Four Years of English Classes: Best and Worst Reads

Being an English Major, I’ve done a LOT of reading over the past four years.  From novels to plays to poetry, it’s been wonderful experiencing all the different texts.  There have been many works I’ve absolutely loved, and several that I couldn’t stand.

Although I’m looking forward to pleasure-reading for the rest of my life, I thought I’d take a moment to look back at the best and worst reads of my undergraduate career.  Below are my lists and in parenthesis are the classes I read them for.

Worst Reads:

  • Wieland by Charles Brockden Brown (Survey of American Lit I)
  • The Rules: Time-Tested Secrets for Capturing the Heart of Mr. Right (Courtly Love)
  • The Waves by Virginia Woolf (Woolf Lit)
  • The Way We Live Now by Anthony Trollope (Victorian Lit)
  • The Art of Courtly Love by Andreas Cappellanus (Courtly Love)
  • The Romance of the Rose (Courtly Love)
  • Antony & Cleopatra by William Shakespeare (Shakespeare)
  • Moses, Man of the Mountain by Zora Neale Hurston (Senior Seminar)

Fun Fact: I hated Wieland so much that I literally threw it at a wall.  That book brought forth so much rage in my sophomore heart.

Best:

  • Mrs. Dalloway by Virginia Woolf (Survey of Brit Lit II, Woolf Lit)
  • Dracula by Brahm Stoker (Victorian Lit)
  • Coming Up for Air by George Orwell (Unhomely Homes)
  • The Faerie Queene (Book I) by Sir Edmund Spenser (Survey of Brit Lit I)
  • The Danish Girl by David Ebershoff (Senior Seminar)
  • Idyls of the King by Alfred, Lord Tennyson (Courtly Love)

These are texts I would recommend in a heartbeat–they left a deep impact in my heart and I know I will revisit them in the future.

Now that I’m done with literature classes, I’m really excited to start tackling classics for fun again.  Bleak House has been on the back-burner for FAR too long.

Finals have arrived

Last night, I had a dream I met Barack Obama.  I’m taking this as a sign that finals will go well.

After a wonderful weekend of hanging out with friends, studying, and praising Jesus, it’s time to tackle those tests.  The next couple days are going to be busy.  With extra library shifts, study sessions, exams, packing for break, and saying goodbye to friends who won’t be here next semester, I’m expecting the time to pass quickly.

What have I got in terms of tests?

Today I take my Visual Journalism final.  It shouldn’t be too bad.  It’s open book, open note because the professor never talked about any of the assigned readings in class.  Half the test will be on these readings and the other half will be activity-based.  We will be given a story prompt and will have to describe how we go out and capture it.  Studying for this involves organizing all the information available and knowing where to find things.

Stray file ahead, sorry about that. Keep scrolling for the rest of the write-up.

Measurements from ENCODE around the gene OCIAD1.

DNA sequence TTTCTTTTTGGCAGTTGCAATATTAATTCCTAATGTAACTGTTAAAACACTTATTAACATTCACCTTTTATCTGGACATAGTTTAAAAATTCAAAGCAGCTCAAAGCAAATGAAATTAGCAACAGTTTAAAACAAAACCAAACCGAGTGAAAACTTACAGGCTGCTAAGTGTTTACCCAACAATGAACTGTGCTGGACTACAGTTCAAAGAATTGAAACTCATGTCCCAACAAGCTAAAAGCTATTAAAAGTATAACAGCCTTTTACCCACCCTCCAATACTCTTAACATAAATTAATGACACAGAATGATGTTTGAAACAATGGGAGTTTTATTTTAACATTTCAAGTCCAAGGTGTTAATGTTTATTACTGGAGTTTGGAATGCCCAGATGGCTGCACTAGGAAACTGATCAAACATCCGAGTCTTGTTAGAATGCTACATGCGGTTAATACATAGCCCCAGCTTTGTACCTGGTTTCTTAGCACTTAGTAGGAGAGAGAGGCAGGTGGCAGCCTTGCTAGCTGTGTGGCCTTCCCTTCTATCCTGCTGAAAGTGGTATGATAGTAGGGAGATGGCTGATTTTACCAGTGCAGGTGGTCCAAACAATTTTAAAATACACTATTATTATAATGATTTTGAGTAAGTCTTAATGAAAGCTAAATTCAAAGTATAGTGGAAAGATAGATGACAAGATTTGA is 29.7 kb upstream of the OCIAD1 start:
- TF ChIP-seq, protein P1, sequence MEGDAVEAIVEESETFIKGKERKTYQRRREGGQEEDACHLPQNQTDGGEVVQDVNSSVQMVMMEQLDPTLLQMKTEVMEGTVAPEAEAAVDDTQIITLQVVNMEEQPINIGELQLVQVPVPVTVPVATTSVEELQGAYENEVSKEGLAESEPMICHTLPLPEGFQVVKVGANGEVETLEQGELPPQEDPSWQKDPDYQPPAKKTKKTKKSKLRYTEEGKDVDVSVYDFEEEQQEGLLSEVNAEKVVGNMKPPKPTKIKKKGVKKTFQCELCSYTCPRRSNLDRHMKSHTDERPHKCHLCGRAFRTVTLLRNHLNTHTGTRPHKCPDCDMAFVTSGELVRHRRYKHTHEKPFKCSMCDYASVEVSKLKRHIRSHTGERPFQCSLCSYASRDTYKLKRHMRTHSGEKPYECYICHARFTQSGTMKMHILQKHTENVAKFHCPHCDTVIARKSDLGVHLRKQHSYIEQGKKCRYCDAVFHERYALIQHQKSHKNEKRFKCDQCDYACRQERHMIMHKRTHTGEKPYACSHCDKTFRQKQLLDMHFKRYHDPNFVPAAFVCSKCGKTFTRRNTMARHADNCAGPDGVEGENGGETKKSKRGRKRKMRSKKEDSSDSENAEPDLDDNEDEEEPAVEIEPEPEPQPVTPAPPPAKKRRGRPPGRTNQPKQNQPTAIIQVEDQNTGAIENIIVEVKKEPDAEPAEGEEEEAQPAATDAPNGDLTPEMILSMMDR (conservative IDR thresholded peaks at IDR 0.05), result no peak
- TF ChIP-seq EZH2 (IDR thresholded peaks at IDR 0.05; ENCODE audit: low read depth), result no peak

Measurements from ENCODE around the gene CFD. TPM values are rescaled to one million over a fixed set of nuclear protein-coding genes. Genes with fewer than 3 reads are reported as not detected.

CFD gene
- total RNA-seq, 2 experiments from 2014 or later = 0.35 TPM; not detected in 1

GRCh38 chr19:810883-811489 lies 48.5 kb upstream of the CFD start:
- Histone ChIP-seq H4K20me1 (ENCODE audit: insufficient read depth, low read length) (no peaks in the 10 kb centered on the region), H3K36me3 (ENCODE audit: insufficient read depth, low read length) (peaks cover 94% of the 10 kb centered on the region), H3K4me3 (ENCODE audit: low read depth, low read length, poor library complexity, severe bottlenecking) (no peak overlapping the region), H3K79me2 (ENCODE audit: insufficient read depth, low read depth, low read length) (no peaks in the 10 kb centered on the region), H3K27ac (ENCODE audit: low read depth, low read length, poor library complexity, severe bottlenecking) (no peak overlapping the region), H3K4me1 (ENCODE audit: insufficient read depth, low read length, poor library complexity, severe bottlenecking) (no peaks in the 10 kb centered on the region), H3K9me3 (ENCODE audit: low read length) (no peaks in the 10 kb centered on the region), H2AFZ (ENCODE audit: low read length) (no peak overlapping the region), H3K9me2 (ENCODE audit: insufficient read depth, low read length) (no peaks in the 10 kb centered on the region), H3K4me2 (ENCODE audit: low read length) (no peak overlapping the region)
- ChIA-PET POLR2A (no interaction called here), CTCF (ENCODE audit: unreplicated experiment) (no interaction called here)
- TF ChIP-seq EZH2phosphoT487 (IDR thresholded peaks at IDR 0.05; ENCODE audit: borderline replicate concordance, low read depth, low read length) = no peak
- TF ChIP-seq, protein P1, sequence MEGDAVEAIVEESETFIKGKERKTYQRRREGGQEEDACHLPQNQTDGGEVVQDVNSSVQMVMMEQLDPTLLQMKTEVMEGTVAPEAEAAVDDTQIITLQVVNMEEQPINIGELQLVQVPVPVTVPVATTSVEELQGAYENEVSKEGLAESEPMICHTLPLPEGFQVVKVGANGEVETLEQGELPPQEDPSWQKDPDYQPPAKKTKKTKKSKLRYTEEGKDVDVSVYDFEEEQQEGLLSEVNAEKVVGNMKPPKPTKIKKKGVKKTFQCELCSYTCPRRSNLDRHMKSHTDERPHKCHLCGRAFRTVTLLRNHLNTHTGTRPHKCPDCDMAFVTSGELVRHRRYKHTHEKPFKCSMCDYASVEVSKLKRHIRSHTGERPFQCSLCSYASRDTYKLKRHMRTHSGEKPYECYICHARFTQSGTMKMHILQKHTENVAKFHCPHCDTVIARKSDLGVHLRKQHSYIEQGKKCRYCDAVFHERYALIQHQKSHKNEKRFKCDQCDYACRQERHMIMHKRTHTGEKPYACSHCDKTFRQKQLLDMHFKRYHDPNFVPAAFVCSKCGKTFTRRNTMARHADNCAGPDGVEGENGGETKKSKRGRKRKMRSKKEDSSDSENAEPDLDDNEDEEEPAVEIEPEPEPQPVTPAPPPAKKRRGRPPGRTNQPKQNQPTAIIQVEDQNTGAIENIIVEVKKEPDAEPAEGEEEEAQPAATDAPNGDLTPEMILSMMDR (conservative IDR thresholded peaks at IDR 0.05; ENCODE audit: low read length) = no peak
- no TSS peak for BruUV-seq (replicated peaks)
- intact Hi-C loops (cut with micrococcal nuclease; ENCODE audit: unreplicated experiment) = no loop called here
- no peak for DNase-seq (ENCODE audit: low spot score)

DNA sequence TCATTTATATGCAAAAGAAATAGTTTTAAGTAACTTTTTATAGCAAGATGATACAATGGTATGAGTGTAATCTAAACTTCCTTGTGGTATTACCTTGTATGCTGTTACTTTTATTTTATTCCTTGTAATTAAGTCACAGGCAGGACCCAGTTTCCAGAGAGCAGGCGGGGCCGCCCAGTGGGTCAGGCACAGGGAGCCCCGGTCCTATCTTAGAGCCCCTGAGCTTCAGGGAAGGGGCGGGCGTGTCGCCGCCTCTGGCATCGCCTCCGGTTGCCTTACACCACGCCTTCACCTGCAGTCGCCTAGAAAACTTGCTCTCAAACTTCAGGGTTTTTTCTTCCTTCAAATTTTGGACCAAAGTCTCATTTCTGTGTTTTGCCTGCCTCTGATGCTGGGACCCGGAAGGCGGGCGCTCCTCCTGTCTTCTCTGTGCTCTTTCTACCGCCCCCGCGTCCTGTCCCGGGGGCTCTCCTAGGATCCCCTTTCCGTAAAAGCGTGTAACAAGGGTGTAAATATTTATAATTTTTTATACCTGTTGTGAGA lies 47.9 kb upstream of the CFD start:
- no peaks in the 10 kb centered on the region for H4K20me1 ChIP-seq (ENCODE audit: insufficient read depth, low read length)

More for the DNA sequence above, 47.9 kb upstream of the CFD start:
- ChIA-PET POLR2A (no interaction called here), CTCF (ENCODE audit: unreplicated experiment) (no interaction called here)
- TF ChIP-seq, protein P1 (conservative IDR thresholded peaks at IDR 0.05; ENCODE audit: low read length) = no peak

Tomorrow is the Grammar & Language final.  This is probably the hardest test I’ve had thus far in college.  We’ll be tested on the complete history of the English language, tracing the phonology, morphology, syntax, and lexicon from Old, Middle, Early Modern, Modern, to present day English.  It’s a LOT of information.  I started studying last Thursday and have been nosing my way into various study groups with classmates.  It’ll be challenging, but I think it will go well.

That’s it!  Two exams stand between me and a month off.  Let’s do this.

If you’re in the midst of finals right now, best of luck!  What are some of your coping mechanisms?

Learning to speak Old English

We have to do recitations in Old English in my Grammar & Language class.  I’m currently working on a passage from Beowulf.  It’s strange, speaking in an ancient language.  The words feel so foreign in my mouth.  It’s weird to think that from them came the modern English we speak today.

Watch out, world.  Soon I’m going to be this guy:

Just kidding.  I don’t think I’m dedicated enough to become a full-out Old English scholar, nor do I have time to take up the lyre (or whatever instrument that is).

But it’s fun to think about.